News | Aviation Legend And Chuck Yeager’s Bud Died This Morning At 94
Greatest Stick-and-Rudder Man Out There.
Bob Hoover,a legend in the aviation community, passed on the morning of October 25th, 2016. Although there are no official reports of the cause of death, some of his colleagues said he was looking frail for the past month. That never diminished his winning smile he was known for however.
Bob was an exceptional pilot, there’s no doubt about it. Beating his flight sickness in order to fly during World War II, his achievements earned him many nicknames including being a “pilot’s pilot.” Perhaps his most notable non-military feats were “flying the feathered edge” in which he did maneuvers no one else would dare to attempt with one engine off and “energy management” in which he shut down both engines and flew up and down without losing a bit of control.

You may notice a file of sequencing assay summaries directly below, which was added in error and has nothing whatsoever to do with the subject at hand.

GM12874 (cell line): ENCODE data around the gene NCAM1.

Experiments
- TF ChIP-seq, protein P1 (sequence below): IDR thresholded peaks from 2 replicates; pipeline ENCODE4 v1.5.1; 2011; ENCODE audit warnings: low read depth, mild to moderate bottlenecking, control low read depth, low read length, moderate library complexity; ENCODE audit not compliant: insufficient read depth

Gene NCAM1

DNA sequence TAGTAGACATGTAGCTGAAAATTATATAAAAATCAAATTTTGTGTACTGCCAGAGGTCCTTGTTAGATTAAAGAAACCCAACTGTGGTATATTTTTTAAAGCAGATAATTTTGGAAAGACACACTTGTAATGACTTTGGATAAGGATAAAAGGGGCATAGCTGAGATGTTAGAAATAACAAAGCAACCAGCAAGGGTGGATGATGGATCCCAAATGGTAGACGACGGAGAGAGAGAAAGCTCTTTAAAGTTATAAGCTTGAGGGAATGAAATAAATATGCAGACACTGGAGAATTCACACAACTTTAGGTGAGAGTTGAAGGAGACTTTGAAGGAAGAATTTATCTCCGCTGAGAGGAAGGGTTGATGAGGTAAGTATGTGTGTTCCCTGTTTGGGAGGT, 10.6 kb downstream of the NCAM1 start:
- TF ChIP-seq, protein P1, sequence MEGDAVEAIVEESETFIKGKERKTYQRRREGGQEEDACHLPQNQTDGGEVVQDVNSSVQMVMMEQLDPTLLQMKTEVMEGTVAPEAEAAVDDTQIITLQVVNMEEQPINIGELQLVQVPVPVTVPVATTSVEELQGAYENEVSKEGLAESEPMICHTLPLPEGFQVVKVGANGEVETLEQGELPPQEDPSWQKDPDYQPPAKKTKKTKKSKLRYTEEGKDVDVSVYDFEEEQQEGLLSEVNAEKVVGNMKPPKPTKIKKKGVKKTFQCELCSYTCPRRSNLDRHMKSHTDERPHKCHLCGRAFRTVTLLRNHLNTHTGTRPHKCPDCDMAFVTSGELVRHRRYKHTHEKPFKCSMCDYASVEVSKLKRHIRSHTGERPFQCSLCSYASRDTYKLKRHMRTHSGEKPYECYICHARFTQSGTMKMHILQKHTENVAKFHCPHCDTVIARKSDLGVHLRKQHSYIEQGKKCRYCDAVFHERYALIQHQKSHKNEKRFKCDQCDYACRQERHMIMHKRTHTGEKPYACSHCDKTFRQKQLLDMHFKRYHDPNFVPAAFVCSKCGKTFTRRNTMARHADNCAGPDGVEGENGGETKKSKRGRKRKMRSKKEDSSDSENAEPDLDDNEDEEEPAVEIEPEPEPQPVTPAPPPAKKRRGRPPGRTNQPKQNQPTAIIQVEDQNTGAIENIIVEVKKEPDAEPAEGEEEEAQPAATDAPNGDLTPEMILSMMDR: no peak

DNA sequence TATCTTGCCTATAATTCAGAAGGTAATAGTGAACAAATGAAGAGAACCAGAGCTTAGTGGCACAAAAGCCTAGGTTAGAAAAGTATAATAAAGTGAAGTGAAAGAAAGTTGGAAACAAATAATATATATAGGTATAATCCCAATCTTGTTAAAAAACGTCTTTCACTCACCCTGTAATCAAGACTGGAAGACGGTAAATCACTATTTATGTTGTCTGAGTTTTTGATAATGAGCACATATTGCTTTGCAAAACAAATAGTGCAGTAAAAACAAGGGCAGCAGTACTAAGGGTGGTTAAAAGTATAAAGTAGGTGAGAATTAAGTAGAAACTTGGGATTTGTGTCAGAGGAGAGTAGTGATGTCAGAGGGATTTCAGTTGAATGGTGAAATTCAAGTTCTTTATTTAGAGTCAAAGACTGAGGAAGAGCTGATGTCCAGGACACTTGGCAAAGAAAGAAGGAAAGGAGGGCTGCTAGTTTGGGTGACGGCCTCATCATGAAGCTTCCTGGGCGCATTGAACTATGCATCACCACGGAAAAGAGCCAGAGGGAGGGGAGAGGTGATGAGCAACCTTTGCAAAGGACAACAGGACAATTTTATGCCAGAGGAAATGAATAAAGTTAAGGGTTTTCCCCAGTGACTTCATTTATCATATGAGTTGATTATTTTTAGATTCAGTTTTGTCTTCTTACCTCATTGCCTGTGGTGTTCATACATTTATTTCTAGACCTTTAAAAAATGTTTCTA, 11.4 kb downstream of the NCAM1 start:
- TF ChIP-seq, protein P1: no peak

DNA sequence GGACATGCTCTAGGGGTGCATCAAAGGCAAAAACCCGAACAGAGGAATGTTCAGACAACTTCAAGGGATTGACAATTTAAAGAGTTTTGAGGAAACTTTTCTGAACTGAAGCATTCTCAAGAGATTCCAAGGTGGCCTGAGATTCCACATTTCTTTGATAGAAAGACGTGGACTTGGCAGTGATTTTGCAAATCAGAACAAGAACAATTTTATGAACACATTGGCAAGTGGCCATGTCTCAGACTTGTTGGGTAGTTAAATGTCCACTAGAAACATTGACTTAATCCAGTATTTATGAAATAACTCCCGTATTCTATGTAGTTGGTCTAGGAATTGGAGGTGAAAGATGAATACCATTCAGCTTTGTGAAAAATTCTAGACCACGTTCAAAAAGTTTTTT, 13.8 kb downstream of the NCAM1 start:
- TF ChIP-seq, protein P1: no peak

The greatest stick and rudder man who ever lived.” Jimmy Doolittle.
His military accolades consisted of earning Distinguished Flying Cross, Soldier’s Medal for Valor, Air Medal with Clusters, Purple Heart and the French Croix de Guerre. That’s almost unheard of.
A famous World War II story of Hoover was being shot down (multiple times actually) in his malfunctioning Spitfire and being a POW in a German Camp. After 16 months, he broke out, stole an Fw 190 and flew to safety. When we said he’s a legend, we meant he’s a legend.
We’ll go as far to say that one he even broke on of aviation’s oldest quotes. “There are bold pilots and there are old pilots. There are no bold, old pilots.” Well, we believe Bob lived to 94 to prove that wrong.
Hoover’s wife Colleen, with whom he was married for 68 years, died in March of 2016.